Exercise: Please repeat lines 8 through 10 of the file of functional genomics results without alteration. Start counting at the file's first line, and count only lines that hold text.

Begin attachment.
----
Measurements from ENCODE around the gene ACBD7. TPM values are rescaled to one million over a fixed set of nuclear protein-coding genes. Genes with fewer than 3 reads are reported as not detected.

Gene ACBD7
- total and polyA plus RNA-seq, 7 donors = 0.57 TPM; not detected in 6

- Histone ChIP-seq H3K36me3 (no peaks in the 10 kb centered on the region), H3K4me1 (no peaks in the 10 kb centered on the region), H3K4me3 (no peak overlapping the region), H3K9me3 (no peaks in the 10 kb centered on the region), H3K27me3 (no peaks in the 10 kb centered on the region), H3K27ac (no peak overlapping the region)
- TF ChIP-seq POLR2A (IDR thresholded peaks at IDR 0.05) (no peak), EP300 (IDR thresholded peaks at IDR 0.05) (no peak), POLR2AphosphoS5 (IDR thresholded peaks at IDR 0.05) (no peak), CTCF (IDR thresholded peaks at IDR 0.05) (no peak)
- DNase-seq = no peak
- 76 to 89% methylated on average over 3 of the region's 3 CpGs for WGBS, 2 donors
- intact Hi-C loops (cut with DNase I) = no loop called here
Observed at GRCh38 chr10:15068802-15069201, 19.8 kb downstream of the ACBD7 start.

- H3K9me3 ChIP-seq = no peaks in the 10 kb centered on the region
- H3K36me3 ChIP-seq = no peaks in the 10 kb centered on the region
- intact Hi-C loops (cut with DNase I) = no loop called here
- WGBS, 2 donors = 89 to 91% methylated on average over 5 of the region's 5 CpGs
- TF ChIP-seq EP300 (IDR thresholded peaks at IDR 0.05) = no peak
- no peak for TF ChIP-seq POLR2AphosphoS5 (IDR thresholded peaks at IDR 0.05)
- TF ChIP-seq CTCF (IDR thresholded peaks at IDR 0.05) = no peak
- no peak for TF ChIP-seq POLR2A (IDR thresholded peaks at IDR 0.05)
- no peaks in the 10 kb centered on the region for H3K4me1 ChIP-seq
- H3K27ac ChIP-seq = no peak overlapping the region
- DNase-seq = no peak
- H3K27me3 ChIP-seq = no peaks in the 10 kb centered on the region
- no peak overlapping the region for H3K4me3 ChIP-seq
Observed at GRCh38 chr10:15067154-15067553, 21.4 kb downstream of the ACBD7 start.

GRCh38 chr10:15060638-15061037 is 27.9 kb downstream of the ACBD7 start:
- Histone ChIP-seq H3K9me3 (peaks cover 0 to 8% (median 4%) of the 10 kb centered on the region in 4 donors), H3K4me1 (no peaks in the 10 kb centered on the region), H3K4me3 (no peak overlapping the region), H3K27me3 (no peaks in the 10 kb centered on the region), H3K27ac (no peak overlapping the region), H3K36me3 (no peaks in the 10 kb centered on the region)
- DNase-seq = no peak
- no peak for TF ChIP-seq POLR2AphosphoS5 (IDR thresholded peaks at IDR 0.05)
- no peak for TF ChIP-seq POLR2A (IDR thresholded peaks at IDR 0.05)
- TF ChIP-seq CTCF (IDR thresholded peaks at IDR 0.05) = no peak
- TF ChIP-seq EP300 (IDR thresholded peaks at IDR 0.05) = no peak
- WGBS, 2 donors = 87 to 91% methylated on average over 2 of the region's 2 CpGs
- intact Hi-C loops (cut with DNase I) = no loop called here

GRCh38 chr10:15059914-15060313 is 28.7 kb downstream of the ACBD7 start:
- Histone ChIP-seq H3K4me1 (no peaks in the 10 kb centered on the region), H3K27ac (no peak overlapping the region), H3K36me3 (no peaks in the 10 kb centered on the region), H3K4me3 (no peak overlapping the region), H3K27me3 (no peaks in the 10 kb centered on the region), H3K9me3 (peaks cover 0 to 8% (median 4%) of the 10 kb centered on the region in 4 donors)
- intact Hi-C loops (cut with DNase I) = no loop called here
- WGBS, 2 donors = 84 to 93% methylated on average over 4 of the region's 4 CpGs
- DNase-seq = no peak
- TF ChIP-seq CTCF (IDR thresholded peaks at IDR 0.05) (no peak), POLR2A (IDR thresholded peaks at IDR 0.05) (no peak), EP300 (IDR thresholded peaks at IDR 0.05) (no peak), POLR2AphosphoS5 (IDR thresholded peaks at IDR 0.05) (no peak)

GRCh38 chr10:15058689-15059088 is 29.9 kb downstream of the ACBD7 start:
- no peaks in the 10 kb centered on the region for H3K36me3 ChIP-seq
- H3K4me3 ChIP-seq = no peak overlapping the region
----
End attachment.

- intact Hi-C loops (cut with DNase I) = no loop called here
Observed at GRCh38 chr10:15068802-15069201, 19.8 kb downstream of the ACBD7 start.

- H3K9me3 ChIP-seq = no peaks in the 10 kb centered on the region